Antony Levinson Challenges Big Tobacco With His Emerging Company Pearls

The tobacco industry has long been controlled by a small number of companies worth billions–– and they are eager to keep it that way with an industry structured to push out new competition. Antony Levinson, CEO of Pearls–– a small, emerging tobacco company and just the type big tobacco works to keep out–– describes the system as designed to fail for newcomers, who are forced to navigate a phalanx of regulations and pay import and export taxes up to 70%.

The oligopoly structure allows the current industry players to eschew innovation and focus almost entirely on lowering costs. Additionally the way to make money in tobacco is to sell large quantities and expensive taxes creates a barrier to entry as most small business owners cannot compete with industry giants. Take Backwoods, a big tobacco product and main competitor for Pearls. Upon its inception in 1973, Backwoods promised high-quality tobacco made from Madura leaves aged for three months. Since then, their production has exploded, and quality has declined. Backwoods turned to machine rolled wraps and stopped making Madura leaves in favor of the cheapest, fastest alternatives, while continuing to raise prices. Consumers noticed, but sales have remained high due to lack of competition. This well-oiled system has kept many from even trying to enter the tobacco industry.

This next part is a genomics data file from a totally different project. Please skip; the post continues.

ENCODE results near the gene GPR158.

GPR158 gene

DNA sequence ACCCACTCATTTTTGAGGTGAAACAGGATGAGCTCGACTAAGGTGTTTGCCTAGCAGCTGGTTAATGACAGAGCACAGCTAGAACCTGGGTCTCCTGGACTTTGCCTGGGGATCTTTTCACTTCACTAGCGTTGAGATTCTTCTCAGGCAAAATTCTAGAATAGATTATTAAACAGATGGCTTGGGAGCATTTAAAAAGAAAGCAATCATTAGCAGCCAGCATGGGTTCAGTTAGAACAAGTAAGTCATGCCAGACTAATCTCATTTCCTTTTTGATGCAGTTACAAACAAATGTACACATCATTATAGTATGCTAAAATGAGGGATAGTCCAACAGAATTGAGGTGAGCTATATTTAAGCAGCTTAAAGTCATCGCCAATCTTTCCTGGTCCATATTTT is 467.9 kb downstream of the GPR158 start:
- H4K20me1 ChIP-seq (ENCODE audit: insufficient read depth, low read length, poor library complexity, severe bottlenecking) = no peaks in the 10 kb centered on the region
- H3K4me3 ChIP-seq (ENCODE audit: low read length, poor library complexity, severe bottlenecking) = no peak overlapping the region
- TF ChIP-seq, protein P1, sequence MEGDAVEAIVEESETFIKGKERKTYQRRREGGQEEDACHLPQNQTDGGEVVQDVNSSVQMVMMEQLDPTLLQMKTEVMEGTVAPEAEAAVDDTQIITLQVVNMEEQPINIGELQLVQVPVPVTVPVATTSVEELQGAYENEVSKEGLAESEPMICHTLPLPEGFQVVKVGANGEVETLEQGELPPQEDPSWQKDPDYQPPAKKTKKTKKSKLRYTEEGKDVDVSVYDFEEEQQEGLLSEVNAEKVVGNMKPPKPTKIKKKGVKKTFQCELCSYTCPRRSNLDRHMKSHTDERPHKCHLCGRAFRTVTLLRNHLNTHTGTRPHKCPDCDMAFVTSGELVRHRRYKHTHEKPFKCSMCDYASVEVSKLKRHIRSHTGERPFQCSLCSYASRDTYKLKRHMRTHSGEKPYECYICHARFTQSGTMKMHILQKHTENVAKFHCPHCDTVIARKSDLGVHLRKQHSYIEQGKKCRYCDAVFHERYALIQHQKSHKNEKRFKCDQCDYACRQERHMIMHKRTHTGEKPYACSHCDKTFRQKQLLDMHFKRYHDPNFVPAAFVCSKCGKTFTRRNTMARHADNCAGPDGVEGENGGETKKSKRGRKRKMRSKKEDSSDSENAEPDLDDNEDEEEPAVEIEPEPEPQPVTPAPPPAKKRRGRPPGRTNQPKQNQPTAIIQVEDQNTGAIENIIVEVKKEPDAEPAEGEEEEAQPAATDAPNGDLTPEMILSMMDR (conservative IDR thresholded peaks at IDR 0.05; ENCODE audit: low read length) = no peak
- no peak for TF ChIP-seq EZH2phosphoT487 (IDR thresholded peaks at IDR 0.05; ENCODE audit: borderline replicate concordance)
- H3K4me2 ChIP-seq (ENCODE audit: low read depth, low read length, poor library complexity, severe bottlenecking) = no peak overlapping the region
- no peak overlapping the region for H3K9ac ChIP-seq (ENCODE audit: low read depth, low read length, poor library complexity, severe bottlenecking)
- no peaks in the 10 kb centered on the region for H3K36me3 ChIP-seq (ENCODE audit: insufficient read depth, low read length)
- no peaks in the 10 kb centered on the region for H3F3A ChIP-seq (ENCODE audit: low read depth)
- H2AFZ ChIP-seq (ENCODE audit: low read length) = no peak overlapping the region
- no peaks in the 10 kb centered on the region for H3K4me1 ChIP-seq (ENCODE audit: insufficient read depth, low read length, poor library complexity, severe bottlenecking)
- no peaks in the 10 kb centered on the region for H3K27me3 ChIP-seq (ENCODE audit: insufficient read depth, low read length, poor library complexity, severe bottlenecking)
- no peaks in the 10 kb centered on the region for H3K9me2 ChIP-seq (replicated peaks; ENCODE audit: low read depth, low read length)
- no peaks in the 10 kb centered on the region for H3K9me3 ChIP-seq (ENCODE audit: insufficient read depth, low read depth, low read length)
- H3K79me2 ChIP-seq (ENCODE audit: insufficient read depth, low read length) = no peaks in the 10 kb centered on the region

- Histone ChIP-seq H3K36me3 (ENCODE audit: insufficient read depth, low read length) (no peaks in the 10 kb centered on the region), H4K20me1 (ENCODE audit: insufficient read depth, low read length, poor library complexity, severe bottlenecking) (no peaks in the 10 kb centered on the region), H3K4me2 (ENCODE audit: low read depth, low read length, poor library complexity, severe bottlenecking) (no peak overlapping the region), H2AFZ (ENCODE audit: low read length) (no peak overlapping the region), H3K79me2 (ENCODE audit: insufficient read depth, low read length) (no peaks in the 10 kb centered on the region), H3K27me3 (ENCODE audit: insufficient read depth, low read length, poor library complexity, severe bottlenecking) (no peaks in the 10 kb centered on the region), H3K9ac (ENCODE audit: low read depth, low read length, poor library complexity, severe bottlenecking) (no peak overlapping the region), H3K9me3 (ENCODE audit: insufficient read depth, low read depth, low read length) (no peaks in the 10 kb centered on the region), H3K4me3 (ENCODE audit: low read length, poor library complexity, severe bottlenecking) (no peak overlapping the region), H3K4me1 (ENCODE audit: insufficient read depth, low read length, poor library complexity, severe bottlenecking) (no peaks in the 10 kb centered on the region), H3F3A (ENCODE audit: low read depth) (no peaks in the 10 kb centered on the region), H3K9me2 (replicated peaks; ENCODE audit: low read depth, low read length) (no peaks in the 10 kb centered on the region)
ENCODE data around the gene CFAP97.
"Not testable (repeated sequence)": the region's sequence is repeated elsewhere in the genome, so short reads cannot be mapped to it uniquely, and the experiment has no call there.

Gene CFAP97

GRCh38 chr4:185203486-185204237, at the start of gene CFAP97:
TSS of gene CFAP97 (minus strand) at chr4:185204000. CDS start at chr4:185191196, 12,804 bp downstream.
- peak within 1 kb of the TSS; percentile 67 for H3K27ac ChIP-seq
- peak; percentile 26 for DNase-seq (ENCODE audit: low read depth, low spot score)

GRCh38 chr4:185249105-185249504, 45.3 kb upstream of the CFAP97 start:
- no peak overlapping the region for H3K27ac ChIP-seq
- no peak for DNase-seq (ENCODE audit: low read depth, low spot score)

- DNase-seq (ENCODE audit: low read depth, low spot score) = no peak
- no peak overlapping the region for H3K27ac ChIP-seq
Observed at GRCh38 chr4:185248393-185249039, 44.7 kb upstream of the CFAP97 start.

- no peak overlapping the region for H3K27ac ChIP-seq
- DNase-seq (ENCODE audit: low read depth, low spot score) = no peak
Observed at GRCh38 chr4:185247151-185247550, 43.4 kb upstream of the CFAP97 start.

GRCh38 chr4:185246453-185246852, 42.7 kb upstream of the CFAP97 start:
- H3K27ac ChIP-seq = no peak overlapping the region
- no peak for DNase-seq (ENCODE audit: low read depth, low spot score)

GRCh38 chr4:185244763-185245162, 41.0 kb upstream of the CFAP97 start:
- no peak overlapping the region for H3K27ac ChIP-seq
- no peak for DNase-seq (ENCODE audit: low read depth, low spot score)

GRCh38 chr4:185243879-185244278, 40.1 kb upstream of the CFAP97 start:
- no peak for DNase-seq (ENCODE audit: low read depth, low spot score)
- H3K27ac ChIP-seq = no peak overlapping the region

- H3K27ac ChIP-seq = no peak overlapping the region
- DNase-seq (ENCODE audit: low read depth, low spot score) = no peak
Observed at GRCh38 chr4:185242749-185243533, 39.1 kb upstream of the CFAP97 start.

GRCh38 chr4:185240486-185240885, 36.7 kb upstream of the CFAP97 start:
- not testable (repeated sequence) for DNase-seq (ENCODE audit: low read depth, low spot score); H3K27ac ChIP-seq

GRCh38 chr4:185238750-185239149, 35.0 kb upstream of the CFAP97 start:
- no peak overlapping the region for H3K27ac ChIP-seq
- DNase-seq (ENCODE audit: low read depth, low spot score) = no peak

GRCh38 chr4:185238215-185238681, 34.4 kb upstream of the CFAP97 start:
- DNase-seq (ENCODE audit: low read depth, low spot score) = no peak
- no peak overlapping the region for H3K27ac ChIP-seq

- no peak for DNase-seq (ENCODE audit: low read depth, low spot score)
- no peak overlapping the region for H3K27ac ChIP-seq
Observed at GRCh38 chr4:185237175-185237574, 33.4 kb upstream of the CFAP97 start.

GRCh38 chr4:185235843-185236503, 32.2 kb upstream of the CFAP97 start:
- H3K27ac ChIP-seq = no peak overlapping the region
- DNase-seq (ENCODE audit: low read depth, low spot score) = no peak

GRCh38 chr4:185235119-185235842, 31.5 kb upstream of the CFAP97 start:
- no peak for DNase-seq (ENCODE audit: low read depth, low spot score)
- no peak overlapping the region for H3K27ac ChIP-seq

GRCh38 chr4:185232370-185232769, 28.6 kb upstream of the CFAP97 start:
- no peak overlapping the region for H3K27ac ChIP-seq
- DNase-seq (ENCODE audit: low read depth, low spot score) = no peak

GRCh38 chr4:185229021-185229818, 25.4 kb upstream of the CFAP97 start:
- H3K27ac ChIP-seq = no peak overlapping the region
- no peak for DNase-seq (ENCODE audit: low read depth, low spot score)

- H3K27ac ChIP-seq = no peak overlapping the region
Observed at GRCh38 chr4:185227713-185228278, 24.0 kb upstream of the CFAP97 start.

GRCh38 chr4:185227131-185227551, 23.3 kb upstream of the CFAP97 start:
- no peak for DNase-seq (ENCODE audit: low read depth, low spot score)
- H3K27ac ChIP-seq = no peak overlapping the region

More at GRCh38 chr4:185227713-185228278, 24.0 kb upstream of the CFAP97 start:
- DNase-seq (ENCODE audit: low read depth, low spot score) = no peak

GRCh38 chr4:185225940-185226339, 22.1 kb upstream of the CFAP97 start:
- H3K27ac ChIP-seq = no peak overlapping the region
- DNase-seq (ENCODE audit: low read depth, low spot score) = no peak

Antony Levinson saw these obstacles not as a barrier, but as a challenge he could meet. And he sees Pearls’ success thus far as a testament to his company’s value. The way in which Pearls has taken on the seemingly insurmountable task of competing with big tobacco is admirable. The brand is young, gritty, and confident in the value of their brand. After their recent launch they’ve experienced resounding success with positive customer feedback. Instead of trying to emulate big tobacco’s model, Pearls is offering what companies like Backwoods have abandoned: dedication to a quality product. Instead of buying a factory, Pearls bought a farm in Nicaragua and began growing Madura leaves.

The leaves are then aged for two years for the absolute best quality possible and hand-rolled into premium rolls. The cone-shaped final product is finished with a glass tip, and patent-pending easy tobacco exit system for rolling blunts. The value of their brand lies not in keeping up with big tobacco, but in changing the rules of the industry.

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